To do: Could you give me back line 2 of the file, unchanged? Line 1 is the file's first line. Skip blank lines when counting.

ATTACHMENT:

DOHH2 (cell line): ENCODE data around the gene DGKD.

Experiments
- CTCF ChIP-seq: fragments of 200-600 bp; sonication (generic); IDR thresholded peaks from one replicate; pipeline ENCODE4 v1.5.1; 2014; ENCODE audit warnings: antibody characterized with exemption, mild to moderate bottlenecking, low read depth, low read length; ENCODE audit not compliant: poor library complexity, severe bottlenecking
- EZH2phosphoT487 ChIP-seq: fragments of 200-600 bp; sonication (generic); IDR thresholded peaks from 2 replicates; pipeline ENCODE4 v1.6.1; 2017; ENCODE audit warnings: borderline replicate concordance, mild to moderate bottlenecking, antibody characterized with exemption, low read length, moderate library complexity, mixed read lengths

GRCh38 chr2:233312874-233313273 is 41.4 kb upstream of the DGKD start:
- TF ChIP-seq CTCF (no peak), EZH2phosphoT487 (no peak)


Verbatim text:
Experiments